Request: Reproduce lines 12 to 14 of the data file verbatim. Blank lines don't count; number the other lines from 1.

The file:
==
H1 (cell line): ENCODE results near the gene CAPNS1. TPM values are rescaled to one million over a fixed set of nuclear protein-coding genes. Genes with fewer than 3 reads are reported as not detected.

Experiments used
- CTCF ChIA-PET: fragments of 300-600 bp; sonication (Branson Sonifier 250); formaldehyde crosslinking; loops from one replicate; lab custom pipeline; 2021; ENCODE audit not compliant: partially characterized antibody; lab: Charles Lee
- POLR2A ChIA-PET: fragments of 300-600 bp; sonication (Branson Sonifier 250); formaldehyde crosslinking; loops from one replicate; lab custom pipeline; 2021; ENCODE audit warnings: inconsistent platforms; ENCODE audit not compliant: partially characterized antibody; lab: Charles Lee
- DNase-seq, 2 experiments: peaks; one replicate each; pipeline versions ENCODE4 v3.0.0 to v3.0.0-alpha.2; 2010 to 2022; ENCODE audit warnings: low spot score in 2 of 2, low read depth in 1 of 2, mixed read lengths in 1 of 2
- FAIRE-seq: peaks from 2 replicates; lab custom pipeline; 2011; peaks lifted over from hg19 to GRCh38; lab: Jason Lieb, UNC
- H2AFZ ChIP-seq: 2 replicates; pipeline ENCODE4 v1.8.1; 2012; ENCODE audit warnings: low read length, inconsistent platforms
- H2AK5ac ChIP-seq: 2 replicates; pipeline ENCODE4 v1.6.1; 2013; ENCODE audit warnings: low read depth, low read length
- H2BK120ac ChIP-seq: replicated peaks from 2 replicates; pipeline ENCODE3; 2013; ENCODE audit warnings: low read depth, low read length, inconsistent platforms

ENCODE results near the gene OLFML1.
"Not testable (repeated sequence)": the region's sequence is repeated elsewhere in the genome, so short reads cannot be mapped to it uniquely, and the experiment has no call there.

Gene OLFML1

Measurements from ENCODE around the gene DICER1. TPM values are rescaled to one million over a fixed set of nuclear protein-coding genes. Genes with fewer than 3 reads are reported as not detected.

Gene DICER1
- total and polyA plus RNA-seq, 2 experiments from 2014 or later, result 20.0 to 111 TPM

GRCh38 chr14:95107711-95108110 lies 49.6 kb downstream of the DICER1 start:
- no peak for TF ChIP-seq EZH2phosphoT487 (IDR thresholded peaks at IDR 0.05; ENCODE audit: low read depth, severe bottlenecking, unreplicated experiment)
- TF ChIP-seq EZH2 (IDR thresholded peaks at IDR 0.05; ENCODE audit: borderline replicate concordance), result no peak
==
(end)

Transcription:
Gene OLFML1

Measurements from ENCODE around the gene DICER1. TPM values are rescaled to one million over a fixed set of nuclear protein-coding genes. Genes with fewer than 3 reads are reported as not detected.

Gene DICER1